'Behind That Smile': Readers were intrigued to learn more about Cindy McCain, who many acknowledged has gained their respect and admiration. "I'm afraid I had drawn an unfair impression of Mrs. McCain based on nothing but stereotype," one said. "You showed us a big-hearted, flawed woman, trying to do her best for family and community." Another praised her sons, who are serving in the armed forces. And one wrote, "I have concluded that America will have an excellent First Lady whether McCain or Barack Obama is elected president."
On 'Bucky's Very Large Dome': "Buckminster Fuller didn't see clearly in his formative years. He had to make sense of a reality of fuzzy patterns. That imagination-creating process became hardwired in his brain and served to inspire him."
Lewis A. Rhodes, Silver Spring, Md.
Understanding Cindy McCain
After reading "In Search of Cindy McCain" (June 30), I must say my view of her changed 180 degrees. She is nothing like I imagined her to be, and I was pleasantly surprised by her candor, strength and commitment to her family, business, country and charity work. Part of my assessment on who gets my vote for president takes into account who our First Lady will be. She will be the female face representing this country, supporting her husband, and no doubt giving her opinion behind closed doors. Thank you, NEWSWEEK, for the balanced coverage and for shedding light on Cindy McCain.
The article about Cindy McCain was most certainly insightful. One has to admire her honesty in speaking about her addiction to painkillers and her theft of them from a nonprofit she founded. I was also impressed with her candor about the way she and John met in Hawaii. She admits they didn't divulge their true ages to each other. Our country has been mired for too long in digging up dirt on politicians and their spouses. It is time to have the candidates speak out about the issues that really matter. Thank you to the McCains for their openness, honesty and character.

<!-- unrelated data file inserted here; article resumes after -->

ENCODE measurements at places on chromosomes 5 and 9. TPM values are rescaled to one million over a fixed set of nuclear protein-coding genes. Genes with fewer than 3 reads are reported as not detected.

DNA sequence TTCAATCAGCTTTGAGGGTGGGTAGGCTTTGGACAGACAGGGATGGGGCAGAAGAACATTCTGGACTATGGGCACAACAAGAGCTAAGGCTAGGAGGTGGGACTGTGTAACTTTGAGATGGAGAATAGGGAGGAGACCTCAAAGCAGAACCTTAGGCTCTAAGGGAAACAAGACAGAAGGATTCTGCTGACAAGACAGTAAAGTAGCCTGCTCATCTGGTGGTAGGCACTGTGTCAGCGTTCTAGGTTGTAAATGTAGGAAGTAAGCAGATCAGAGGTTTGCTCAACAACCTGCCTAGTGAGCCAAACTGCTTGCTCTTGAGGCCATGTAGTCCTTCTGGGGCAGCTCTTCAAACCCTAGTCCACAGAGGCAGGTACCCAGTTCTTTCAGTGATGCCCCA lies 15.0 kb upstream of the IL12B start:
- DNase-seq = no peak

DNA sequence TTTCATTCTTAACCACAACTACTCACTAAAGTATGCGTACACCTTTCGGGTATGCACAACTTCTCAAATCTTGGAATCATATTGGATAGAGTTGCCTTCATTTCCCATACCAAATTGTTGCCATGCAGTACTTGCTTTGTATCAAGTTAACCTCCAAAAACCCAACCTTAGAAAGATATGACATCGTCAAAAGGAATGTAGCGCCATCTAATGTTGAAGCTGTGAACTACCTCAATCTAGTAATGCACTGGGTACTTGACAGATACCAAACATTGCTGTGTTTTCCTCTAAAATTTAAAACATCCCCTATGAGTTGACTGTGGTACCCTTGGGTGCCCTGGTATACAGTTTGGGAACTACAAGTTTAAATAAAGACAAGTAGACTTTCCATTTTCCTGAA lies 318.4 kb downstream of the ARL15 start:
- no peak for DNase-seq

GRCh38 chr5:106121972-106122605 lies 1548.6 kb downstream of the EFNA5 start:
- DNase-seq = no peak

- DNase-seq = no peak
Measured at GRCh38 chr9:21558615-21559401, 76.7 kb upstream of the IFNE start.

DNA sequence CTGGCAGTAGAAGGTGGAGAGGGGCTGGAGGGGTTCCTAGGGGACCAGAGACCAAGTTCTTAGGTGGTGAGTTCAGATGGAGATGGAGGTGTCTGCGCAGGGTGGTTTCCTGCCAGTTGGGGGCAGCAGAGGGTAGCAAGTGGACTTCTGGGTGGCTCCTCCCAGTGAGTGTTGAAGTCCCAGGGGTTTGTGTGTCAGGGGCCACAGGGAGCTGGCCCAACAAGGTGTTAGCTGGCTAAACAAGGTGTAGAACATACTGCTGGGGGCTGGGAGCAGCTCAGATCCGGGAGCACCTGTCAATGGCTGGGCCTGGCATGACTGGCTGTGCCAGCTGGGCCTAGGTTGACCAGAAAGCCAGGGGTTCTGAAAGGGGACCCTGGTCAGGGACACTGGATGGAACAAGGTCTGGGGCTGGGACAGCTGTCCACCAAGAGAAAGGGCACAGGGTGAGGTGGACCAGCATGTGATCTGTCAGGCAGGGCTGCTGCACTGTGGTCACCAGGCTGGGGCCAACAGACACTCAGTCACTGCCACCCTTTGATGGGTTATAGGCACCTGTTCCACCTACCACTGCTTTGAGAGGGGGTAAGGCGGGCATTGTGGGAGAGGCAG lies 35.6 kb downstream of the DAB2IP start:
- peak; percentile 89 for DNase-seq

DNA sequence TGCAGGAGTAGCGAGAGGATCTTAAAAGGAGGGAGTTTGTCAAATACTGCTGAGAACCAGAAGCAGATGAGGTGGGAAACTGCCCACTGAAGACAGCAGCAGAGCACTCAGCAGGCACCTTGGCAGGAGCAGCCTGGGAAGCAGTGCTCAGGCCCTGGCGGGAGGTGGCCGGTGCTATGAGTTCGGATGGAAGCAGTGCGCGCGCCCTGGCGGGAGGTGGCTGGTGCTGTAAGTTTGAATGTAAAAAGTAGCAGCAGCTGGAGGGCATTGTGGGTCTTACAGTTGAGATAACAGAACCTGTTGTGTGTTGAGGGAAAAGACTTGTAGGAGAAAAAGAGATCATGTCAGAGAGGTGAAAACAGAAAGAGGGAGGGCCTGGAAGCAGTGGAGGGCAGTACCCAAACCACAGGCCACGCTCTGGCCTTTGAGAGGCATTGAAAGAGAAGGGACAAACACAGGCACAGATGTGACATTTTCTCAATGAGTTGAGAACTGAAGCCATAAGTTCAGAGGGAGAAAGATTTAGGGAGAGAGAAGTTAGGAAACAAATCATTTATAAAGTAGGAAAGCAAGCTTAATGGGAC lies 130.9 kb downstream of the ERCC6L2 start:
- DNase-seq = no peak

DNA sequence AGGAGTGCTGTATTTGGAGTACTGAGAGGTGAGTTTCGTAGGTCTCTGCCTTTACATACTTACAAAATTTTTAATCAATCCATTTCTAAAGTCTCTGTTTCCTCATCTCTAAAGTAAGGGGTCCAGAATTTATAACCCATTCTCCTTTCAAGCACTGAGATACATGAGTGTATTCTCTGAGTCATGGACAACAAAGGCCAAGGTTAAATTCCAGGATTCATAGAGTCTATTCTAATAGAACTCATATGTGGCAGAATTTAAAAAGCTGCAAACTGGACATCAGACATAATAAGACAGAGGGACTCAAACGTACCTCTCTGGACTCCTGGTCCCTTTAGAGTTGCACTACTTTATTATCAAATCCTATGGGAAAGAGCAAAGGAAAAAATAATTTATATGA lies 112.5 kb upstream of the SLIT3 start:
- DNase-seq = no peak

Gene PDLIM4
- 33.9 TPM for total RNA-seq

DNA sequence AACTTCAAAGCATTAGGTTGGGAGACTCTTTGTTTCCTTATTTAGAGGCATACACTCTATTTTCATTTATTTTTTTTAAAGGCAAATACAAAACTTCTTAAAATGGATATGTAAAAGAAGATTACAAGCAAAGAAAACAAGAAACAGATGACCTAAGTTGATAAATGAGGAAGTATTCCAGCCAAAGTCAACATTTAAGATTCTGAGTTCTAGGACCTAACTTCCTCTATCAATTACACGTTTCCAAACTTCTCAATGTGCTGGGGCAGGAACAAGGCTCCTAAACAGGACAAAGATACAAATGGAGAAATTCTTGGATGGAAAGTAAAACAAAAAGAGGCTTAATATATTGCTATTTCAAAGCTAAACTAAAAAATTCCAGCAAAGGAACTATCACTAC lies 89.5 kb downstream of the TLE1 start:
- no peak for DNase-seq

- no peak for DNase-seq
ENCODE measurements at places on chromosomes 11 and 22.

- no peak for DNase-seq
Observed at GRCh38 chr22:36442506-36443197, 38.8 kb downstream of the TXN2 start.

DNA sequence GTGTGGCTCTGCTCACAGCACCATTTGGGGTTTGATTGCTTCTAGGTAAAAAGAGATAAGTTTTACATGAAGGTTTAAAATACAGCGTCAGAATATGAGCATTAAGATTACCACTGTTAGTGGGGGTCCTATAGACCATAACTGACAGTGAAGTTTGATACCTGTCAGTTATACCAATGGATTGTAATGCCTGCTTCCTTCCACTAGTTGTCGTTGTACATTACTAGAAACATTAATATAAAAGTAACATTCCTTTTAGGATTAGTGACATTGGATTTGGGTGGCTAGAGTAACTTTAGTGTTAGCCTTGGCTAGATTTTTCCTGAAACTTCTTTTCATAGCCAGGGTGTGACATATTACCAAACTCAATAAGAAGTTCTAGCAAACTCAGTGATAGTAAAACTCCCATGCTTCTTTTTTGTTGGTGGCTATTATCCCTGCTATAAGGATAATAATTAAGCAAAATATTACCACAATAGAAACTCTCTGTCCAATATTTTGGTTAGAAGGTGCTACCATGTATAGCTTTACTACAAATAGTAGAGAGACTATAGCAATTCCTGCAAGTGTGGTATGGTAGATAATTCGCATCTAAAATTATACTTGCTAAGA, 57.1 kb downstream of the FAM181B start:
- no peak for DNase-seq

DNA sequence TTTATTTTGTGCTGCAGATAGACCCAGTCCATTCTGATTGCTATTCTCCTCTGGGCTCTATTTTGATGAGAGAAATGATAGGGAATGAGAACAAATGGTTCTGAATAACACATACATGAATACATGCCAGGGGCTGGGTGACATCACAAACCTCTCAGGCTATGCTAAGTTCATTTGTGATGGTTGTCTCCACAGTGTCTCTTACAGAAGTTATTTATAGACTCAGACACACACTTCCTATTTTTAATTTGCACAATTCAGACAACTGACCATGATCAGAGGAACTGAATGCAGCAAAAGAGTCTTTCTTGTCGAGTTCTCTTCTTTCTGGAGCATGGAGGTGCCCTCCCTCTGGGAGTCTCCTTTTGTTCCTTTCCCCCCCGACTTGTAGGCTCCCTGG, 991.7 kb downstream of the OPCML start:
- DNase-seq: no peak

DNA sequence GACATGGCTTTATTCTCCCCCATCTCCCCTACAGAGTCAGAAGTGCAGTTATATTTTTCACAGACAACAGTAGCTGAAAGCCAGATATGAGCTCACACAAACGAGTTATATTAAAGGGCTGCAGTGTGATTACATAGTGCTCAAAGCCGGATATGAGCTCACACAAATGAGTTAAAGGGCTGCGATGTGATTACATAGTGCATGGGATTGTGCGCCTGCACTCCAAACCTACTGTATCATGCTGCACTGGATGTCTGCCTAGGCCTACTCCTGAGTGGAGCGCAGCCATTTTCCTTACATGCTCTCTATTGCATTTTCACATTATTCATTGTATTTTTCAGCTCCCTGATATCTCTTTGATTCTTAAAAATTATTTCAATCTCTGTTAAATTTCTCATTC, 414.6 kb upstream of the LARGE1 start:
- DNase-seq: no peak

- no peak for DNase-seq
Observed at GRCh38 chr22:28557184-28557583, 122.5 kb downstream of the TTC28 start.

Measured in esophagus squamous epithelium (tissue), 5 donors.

Des Moines, Iowa
After reading the profile of Cindy McCain, I felt compelled to write. Access to quality health care has obviously played a big part in her story: she started her nonprofit to help those in need in the world's poorest countries. And I suspect the remarkable recovery from her stroke can be partially attributed to excellent medical care. Thus, I can't help but wonder why she is connected to the Republican Party, which remains seemingly unconcerned about millions in America who cannot afford necessary prescriptions, preventive procedures and lifesaving surgeries. Cindy McCain seems compassionate and her husband is certainly honorable, but until their party can propose affordable, universal solutions to our health-care crisis, I'll plan to vote otherwise.